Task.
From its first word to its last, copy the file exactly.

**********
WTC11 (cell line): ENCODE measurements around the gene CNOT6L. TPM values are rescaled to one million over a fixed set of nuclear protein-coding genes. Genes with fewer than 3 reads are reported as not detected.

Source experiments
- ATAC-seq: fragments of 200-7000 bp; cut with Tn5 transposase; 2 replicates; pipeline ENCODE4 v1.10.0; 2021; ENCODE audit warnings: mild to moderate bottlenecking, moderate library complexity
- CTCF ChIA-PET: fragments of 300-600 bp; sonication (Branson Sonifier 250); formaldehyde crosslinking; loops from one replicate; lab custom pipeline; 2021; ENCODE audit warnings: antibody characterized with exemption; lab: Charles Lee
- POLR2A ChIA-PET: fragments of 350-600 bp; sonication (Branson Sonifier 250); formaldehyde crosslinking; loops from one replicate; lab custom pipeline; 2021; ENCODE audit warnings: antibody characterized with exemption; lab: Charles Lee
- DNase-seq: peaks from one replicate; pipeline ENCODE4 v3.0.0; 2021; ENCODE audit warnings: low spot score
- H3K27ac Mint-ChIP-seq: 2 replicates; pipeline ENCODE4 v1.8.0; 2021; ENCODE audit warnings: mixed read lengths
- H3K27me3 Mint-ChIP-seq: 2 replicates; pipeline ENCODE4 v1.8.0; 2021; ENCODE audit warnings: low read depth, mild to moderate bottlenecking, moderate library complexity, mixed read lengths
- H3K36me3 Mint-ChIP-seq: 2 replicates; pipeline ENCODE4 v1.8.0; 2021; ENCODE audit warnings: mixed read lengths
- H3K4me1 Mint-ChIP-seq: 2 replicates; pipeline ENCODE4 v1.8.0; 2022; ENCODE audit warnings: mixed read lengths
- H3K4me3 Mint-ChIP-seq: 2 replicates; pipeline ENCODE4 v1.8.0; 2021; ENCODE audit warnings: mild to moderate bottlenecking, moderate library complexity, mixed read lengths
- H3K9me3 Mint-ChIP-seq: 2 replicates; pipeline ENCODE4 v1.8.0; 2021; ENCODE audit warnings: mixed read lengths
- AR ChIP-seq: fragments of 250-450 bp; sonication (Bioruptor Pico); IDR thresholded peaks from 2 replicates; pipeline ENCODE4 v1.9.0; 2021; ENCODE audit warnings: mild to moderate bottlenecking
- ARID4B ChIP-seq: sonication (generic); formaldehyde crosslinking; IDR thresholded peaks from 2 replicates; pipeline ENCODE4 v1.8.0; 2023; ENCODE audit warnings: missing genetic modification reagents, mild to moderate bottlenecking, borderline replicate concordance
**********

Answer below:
WTC11 (cell line): ENCODE measurements around the gene CNOT6L. TPM values are rescaled to one million over a fixed set of nuclear protein-coding genes. Genes with fewer than 3 reads are reported as not detected.

Source experiments
- ATAC-seq: fragments of 200-7000 bp; cut with Tn5 transposase; 2 replicates; pipeline ENCODE4 v1.10.0; 2021; ENCODE audit warnings: mild to moderate bottlenecking, moderate library complexity
- CTCF ChIA-PET: fragments of 300-600 bp; sonication (Branson Sonifier 250); formaldehyde crosslinking; loops from one replicate; lab custom pipeline; 2021; ENCODE audit warnings: antibody characterized with exemption; lab: Charles Lee
- POLR2A ChIA-PET: fragments of 350-600 bp; sonication (Branson Sonifier 250); formaldehyde crosslinking; loops from one replicate; lab custom pipeline; 2021; ENCODE audit warnings: antibody characterized with exemption; lab: Charles Lee
- DNase-seq: peaks from one replicate; pipeline ENCODE4 v3.0.0; 2021; ENCODE audit warnings: low spot score
- H3K27ac Mint-ChIP-seq: 2 replicates; pipeline ENCODE4 v1.8.0; 2021; ENCODE audit warnings: mixed read lengths
- H3K27me3 Mint-ChIP-seq: 2 replicates; pipeline ENCODE4 v1.8.0; 2021; ENCODE audit warnings: low read depth, mild to moderate bottlenecking, moderate library complexity, mixed read lengths
- H3K36me3 Mint-ChIP-seq: 2 replicates; pipeline ENCODE4 v1.8.0; 2021; ENCODE audit warnings: mixed read lengths
- H3K4me1 Mint-ChIP-seq: 2 replicates; pipeline ENCODE4 v1.8.0; 2022; ENCODE audit warnings: mixed read lengths
- H3K4me3 Mint-ChIP-seq: 2 replicates; pipeline ENCODE4 v1.8.0; 2021; ENCODE audit warnings: mild to moderate bottlenecking, moderate library complexity, mixed read lengths
- H3K9me3 Mint-ChIP-seq: 2 replicates; pipeline ENCODE4 v1.8.0; 2021; ENCODE audit warnings: mixed read lengths
- AR ChIP-seq: fragments of 250-450 bp; sonication (Bioruptor Pico); IDR thresholded peaks from 2 replicates; pipeline ENCODE4 v1.9.0; 2021; ENCODE audit warnings: mild to moderate bottlenecking
- ARID4B ChIP-seq: sonication (generic); formaldehyde crosslinking; IDR thresholded peaks from 2 replicates; pipeline ENCODE4 v1.8.0; 2023; ENCODE audit warnings: missing genetic modification reagents, mild to moderate bottlenecking, borderline replicate concordance